Google’s Project Jacquard
At Google’s I/O Conference for developers, the Big G unveiled contraptions such as a touchless smart watch, a Micro SD card security computer, a modular phone, a password-replacing detection system and a new take on smart fabrics – Project Jacquard.
Google’s Project Jacquard involves weaving electronics into fabric to create a touch surface much like the touchscreen on a smart phone – or perhaps more accurately, the touchpad mouse on your laptop, since you probably won’t have an actual display screen on your jacket. You can slide, swipe, tap and do a number of other simple gestures with the conductive fabric.
The threads are indistinguishable from fabrics such as cotton, polyester, or silk, are cost-effective and just as strong, allowing their use on standard industrial looms. Makers can either weave the threads at precise locations on the garment or throughout the fabric. Google scaled down the embedded electronics the threads connect to the size of jacket buttons, and the touch motions are wirelessly transmitted to, presumably, mobile devices – or possibly straight to cloud services. There’s also mention of “embedded outputs” like LEDs and haptics as well.
Google claims that the fabric is “a blank canvas for the fashion industry” that designers can blend into garments without any knowledge of how the electronics work, and that developers can connect to existing apps and services as well as create brand-new uses for the smart fabrics.
Although Google has not made clear exactly what the new stuff is for, the iconic jean manufacturer Levi’s apparently thinks it has potential – Google announced Levi’s as the first “partner company” for Project Jacquard. Beyond jeans, Project Jacquard’s project lead Ivan Poupyrev believes that manufacturers can integrate the new Google fabric into car seats, curtains, almost everything. Conductive fabrics aren’t new – the real potential breakthrough is that conductive fabric can finally be produced at scale with the same machinery and looms the textile industry already uses.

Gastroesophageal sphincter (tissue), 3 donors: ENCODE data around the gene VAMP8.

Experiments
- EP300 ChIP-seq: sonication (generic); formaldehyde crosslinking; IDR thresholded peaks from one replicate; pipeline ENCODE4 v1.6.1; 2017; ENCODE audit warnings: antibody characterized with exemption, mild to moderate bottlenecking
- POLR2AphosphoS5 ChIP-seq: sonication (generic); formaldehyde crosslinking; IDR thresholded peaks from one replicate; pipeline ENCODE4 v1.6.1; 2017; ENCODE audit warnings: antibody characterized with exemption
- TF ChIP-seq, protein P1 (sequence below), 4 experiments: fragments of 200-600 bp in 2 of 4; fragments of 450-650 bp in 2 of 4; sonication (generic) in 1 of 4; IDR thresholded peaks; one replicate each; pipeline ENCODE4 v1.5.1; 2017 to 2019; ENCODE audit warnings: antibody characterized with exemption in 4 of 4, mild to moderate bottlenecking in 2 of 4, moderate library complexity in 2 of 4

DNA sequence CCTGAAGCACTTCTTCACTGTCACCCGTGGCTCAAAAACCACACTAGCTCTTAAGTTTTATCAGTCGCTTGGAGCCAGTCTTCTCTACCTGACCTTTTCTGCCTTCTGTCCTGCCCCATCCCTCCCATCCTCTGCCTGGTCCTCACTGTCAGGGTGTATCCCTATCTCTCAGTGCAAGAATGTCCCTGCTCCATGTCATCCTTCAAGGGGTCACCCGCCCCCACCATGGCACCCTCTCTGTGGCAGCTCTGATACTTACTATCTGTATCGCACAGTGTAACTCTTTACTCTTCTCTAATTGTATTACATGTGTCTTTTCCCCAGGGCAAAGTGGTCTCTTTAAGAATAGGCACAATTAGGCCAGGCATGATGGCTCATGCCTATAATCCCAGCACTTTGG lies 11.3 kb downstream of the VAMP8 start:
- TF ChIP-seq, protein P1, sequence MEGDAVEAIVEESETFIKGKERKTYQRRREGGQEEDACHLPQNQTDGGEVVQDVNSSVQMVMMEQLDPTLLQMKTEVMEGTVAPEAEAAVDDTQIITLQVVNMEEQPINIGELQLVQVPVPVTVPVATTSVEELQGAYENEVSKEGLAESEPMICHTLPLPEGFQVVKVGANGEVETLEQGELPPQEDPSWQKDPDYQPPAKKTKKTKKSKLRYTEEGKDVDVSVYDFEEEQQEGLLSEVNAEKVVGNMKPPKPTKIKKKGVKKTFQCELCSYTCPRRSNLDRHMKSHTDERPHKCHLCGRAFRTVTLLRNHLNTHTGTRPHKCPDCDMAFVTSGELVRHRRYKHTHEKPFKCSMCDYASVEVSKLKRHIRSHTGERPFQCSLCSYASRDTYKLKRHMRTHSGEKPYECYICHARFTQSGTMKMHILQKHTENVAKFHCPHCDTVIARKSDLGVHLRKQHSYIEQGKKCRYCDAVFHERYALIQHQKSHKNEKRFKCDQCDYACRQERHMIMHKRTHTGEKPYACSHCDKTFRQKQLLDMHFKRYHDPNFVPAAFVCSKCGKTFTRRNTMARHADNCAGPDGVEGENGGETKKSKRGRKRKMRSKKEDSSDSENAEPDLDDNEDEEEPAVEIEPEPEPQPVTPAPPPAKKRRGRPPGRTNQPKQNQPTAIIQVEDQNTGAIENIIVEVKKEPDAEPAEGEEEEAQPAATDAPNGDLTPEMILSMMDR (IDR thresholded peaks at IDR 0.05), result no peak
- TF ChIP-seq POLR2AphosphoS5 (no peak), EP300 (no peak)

Poupyrev thinks that some uses might include everything that current wearables do (such as fitness tracking) and do them better. Other uses might include, as Wired Magazine quotes Poupyrev, “What if your phone knew you were getting dressed up, and called a Uber taxi as soon as you finished knotting your bow tie? What if it could automatically track your exercise as soon as you put on your running shoes? What if you could talk to your phone with a single, discreet swipe on your arm? What if it could talk back?” Or how about an integration with MIT’s Social Fabrics?
Anyhow, here’s Google’s official Project Jacquard video for their own take on it:
If real uses for the fabric come out, we can expect to see these Project Jacquard’s results in fashion stores everywhere – and possibly in the hands of product decorators. One potential tech hurdle, though —
How do you wash the stuff without shorting the circuits?
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